Keyword Selection for Paid Search
It often seems like a race to keep up with the escalating complexity of paid search. From an agency perspective, changes to process, technology and training are frequently necessary in order to accommodate the evolution. Many of these changes enable us to move the needle here and there on leveraging performance, but the core of a solid paid search campaign hasn’t really changed that much.
Paid search is fundamentally about presenting a relevant ad to someone who enters a keyword in a search engine. Every month, 60% of the searches on Google are brand new. With the keyword list being the pillar of the paid search campaign, keyword selection is essential. Technology now exists to scrape a page and cull a list, but the fundamental strategies for effective keyword selection remain the same now as they have been for years. Here are some of the basic keyword selection tactics that apply to the retail vertical.
Top Sellers: Site analytics can determine the top selling products through direct load and natural search. These words should be part of the paid search campaign.
Top Searched Products on the Site: Site analytics can inform what people are searching for on the site, and these words should be included in the paid search campaign. Products being searched for but not sold by the merchant should be given to the merchandising team to potentially expand the product line.
Research Tools: Hitwise, comScore Marketer, Compete and Keyword Spy are all great sources to identify not only the top keywords driving traffic to a competitor’s site, but also to identify the top keywords driving natural traffic to the company for whom the paid search keyword list is being developed. Keyword coverage in both paid and natural search ultimately adds up to more revenue for the advertiser as it creates additional real estate for the advertiser on the search engine.
Website: It’s a laborious process, but making sure all products on the website have relevant keywords is essential as is ensuring that category terms make the list, as well. It is the category terms that will drive the most volume and the product-specific terms that will yield the best conversion rate.
Catalog: If the paid search advertiser also has a catalog, ensure that there is maximum keyword coverage on products featured in the catalog as well as ensuring that best sellers have maximum exposure.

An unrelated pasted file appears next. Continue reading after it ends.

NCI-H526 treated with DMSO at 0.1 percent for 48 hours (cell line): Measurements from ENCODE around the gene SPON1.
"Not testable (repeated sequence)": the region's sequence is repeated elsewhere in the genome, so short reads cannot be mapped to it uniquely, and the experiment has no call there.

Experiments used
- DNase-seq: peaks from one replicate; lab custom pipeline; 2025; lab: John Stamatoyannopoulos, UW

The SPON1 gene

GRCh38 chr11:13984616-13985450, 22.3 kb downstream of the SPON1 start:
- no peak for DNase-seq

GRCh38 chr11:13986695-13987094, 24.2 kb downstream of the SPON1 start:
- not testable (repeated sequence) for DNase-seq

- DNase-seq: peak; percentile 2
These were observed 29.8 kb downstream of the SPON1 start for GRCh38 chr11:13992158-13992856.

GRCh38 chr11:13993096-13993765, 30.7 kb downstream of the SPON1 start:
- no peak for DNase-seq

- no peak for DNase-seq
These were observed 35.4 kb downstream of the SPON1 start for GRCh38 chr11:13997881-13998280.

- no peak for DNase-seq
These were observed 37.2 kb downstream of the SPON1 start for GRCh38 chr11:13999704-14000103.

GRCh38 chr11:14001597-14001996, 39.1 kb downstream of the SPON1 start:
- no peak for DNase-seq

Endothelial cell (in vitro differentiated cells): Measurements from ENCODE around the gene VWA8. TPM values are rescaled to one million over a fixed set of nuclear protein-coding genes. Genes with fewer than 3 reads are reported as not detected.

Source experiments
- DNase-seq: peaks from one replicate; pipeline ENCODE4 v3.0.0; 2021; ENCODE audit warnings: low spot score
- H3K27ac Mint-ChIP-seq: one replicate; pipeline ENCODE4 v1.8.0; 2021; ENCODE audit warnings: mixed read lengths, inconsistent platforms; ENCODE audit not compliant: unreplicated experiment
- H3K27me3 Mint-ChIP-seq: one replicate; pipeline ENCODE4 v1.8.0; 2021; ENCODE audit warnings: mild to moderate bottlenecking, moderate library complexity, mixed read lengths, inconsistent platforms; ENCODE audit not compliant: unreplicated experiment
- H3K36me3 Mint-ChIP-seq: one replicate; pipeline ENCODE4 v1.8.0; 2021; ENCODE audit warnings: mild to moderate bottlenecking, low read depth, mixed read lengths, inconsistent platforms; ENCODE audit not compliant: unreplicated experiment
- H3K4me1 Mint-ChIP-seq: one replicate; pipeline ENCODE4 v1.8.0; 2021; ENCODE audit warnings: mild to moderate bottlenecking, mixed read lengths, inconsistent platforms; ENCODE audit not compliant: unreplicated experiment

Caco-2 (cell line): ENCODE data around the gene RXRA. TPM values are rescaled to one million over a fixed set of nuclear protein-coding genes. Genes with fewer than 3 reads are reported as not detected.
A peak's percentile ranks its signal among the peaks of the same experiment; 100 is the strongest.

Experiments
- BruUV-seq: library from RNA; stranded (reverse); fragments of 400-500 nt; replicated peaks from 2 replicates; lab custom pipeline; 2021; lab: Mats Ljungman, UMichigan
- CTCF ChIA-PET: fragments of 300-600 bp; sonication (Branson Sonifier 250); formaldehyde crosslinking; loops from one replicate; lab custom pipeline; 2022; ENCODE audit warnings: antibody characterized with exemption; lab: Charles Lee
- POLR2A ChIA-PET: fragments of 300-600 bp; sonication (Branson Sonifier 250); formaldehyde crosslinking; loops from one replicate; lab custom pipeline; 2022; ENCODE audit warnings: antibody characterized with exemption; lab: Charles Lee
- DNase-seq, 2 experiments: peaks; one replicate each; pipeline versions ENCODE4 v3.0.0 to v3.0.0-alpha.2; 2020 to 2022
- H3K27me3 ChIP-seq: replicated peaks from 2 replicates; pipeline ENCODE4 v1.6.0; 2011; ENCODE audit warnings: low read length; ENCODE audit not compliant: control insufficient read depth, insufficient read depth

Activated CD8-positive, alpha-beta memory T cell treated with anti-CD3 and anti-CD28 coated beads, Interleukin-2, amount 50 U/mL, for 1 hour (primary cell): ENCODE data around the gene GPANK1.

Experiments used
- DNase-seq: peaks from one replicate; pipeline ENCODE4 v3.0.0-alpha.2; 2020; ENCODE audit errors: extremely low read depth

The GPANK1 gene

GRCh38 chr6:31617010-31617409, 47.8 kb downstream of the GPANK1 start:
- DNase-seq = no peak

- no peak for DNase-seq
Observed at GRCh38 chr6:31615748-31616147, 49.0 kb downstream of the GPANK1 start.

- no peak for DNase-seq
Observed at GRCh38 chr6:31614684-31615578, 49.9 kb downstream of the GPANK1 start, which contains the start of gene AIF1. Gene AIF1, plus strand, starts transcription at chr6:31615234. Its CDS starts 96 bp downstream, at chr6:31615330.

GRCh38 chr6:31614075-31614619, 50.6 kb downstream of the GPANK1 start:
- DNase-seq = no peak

Datafeed: Most merchants have a datafeed that’s used for various purposes. Identifying new items in the feed is a great way to ensure that new products don’t slip through the cracks. Additionally, active keywords for products that are no longer in the feed should be paused.
Search Engine Tools: The search engines make lots of free resources available for recommending like keywords to the base word that was input.
Plurals: For the life of me, I don’t know why a singular (or plural) version of a keyword that is at the top of the best performers list is also at the bottom for the opposite version of the word (singular or plural). Anyone who has seen lots of paid search results will recognize this curious dynamic. For this reason, every keyword needs both plural and singular versions of the word to be covered.
Search Query Reports: Refer to the search query reports provided by the search engines to identify the actual words someone entered into the search engine in order for an ad to be displayed. Refine the keyword list and match type strategy based on these findings.
Google Insights for Search: This free tool shows rising searches related to a particular keyword enabling a campaign to yield scale quickly.
Synonyms: If you sell women’s clothing, ensure that you have all variations of women’s (ladies, girls, etc) and add these variations to the base of every keyword.
Once the keyword list is developed, give it a reality check. Many merchants name their products with language that is not common to the public. Cosmetics companies may refer to “fragrances,” whereas the majority of searchers will be looking for “perfume.” Make sure your product can be found by emulating consumer behavior and by applying common sense.
Suzy Sandberg is President of PM Digital.